Our Google mentor, Vitor Rodriguez, was generous with his time and advice. He has built a career at Google and also worked in a startup, so he understood the challenges we faced. Vitor spent hours with us, thinking through software architecture options and nurturing our ability to make scalable decisions. Vitor was our conduit into the immense pool of Google knowledge. He helped us analyze the problems that we faced and connected us with domain experts who hold essential insights to reach a solution. Vitor also taught us how to conduct highly technical interviews and cut through the wall of jargon that candidates build to reach a true evaluation of their abilities.
Mentorship also helped us recruit some of our key hires. We went in as a team of two, and by the end had grown to six. The Googlers we worked with during Residency helped us structure evaluation criteria and even conducted technical interviews with us, proving fundamental to the recruitment process.
What advice would you want to share with other founders?
Prioritize hiring, even when you are not hiring. As a founder, finding the right people is one of the most important jobs you have. But it can take a long time and you don’t want to feel rushed and get it wrong. Over time, build relationships with people you like and admire because they might become your future dream team.
Feedback? Let us know.
Source: G Suite Updates Blog
What’s changingWe’re enabling enhanced desktop security for Windows with a new beta. This will allow you to manage and secure Windows 10 devices through the Admin console, just as you do for Android, iOS, Chrome, and Jamboard devices today. It will also enable SSO so users can more easily access G Suite and other SSO-enabled applications on Windows 10 devices.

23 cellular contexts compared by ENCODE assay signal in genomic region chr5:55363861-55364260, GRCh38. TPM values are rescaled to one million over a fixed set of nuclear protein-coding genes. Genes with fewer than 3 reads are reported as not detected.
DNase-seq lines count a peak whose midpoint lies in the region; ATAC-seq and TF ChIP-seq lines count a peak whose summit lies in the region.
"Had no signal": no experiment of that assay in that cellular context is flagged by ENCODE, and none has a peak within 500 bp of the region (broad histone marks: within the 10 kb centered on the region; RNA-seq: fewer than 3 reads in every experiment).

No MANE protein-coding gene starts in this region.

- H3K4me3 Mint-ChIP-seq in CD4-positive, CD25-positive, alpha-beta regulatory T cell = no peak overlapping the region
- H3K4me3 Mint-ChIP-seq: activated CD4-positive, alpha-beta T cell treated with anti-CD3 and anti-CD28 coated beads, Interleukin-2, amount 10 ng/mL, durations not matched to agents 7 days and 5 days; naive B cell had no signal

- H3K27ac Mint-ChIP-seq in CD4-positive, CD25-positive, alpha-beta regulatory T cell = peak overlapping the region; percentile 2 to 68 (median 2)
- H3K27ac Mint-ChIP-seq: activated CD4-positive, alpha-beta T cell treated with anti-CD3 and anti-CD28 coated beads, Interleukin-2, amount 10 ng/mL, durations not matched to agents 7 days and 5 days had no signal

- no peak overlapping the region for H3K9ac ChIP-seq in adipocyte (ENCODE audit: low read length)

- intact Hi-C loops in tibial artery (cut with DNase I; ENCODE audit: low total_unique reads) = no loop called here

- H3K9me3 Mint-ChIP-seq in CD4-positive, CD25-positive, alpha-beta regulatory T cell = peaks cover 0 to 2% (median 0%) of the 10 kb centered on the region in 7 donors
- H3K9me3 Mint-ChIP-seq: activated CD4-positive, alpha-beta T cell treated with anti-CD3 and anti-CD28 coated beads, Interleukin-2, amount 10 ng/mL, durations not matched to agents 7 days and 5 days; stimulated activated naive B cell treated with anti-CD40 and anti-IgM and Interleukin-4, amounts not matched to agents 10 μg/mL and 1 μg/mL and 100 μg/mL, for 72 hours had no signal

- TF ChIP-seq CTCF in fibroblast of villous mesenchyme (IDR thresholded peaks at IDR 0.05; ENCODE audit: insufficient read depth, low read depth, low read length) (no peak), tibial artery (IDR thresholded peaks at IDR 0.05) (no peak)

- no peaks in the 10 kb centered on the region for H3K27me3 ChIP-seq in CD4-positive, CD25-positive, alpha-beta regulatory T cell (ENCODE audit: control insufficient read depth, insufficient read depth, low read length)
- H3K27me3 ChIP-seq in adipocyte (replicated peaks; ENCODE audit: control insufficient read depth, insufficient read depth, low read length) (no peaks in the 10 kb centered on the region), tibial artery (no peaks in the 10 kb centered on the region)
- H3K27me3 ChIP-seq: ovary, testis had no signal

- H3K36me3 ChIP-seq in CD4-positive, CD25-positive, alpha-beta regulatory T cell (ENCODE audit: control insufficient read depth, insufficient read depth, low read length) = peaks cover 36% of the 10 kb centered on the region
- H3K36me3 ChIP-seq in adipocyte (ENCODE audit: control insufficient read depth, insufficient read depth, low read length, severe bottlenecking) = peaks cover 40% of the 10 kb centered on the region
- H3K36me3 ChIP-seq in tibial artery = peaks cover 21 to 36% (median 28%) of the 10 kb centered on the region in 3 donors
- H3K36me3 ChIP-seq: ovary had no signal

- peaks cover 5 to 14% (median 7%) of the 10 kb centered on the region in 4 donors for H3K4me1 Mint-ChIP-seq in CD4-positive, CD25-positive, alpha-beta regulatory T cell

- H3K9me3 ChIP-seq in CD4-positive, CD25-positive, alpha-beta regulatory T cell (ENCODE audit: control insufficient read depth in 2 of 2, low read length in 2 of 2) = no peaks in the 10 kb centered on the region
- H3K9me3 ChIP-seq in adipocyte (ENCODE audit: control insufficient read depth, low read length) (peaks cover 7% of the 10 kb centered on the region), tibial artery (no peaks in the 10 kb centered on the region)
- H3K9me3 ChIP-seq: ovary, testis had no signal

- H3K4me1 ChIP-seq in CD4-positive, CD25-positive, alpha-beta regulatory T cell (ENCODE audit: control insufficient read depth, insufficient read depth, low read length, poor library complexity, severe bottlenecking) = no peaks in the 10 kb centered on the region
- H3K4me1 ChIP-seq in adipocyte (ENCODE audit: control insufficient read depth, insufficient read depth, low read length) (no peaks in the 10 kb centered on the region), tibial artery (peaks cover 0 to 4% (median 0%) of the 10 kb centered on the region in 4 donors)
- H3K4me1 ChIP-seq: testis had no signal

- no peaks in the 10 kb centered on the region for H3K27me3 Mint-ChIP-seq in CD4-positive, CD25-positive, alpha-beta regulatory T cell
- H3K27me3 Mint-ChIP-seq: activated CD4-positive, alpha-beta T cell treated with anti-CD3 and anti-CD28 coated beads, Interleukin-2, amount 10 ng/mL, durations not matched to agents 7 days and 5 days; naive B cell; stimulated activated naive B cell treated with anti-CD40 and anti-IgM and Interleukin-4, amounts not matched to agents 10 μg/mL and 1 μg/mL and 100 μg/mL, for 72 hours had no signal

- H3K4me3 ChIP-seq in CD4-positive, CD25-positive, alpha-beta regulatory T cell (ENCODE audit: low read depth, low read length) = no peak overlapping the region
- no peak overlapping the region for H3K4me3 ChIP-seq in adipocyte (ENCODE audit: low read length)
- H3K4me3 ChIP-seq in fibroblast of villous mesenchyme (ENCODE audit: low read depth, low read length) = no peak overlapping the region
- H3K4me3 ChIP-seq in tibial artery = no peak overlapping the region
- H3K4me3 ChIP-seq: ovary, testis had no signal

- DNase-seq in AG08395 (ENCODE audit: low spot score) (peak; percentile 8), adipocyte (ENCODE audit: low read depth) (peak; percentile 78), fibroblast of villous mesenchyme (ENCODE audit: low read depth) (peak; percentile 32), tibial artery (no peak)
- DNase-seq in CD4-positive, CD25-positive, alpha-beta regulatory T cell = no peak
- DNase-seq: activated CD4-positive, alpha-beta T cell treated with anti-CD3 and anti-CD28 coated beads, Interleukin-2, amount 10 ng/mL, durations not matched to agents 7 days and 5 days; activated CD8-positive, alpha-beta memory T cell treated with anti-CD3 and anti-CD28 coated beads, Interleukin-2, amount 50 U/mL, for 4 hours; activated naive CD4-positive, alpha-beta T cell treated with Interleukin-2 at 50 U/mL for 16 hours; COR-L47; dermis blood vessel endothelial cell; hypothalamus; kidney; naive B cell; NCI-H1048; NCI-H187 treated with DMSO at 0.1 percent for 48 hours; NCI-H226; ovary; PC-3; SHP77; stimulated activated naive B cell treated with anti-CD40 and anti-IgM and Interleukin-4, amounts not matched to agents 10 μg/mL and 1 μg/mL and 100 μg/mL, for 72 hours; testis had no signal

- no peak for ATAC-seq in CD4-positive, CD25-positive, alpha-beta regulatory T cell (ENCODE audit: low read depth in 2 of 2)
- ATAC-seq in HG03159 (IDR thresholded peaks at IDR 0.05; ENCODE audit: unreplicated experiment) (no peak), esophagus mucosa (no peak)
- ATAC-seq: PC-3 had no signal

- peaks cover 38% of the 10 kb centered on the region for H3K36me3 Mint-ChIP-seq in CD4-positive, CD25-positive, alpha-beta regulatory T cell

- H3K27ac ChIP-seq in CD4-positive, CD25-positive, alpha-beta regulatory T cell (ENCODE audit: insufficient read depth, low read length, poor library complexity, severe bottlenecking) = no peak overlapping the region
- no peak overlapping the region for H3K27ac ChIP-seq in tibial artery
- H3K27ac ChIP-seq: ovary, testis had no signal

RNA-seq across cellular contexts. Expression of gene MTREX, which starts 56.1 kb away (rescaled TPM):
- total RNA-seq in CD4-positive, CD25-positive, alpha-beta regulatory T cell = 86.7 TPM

With these new controls G Suite admins can:
- Enable their organization to use existing G Suite account credentials to login to Windows 10 devices, and easily access apps and services with SSO
- Protect user accounts with anti-phishing, anti-hijacking, and suspicious login detection technologies
- Ensure that all Windows 10 devices used to access G Suite are updated, secure, and within compliance
- Perform admin actions, such as wiping a device and pushing device configuration updates, to Windows 10 devices from the cloud without specific network requirements
Sign up for the beta here.
Why you’d use itAutomatic device registration, the ability to secure all of your devices in a single Admin console, and cloud-based policy and device configuration deployment will simplify device management and security for your organization. Additionally, the ability to remotely wipe devices can help increase your organization’s data security.
Additionally, this makes life easier for users by reducing the hurdles and logins needed to access applications and get work done. Users need to log in just once to their Windows 10 device using their G Suite login credentials, and they’ll be able to access Google apps and any other enterprise cloud applications with SSO enabled without further logins.
How to get started
- Admins: Learn more and sign up for the beta here.
- End users: No action required until admins activate the beta.
Set policies, push configurations to devices, and wipe devices as needed
Admins can deploy policies and device configuration updates from the cloud, removing any network or other restraints for installing these updates on user devices. Policies and updates that can be applied by admins include BitLocker, Windows Update, and desktop customization. Additionally, admins can block or wipe devices if needed from the device page in the Admin console.
AvailabilityG Suite editions
- Available to G Suite Enterprise, G Suite Enterprise for Education, and Cloud Identity Premium customers
- Not available to G Suite Basic, G Suite Business, G Suite for Education, G Suite for Nonprofits, and Cloud Identity Free customers
Beta sign up
Find more information and sign up for the beta here.
Source: G Suite Updates Blog
As usual, our ongoing internal security work was responsible for a wide range of fixes:
-  Various fixes from internal audits, fuzzing and other initiatives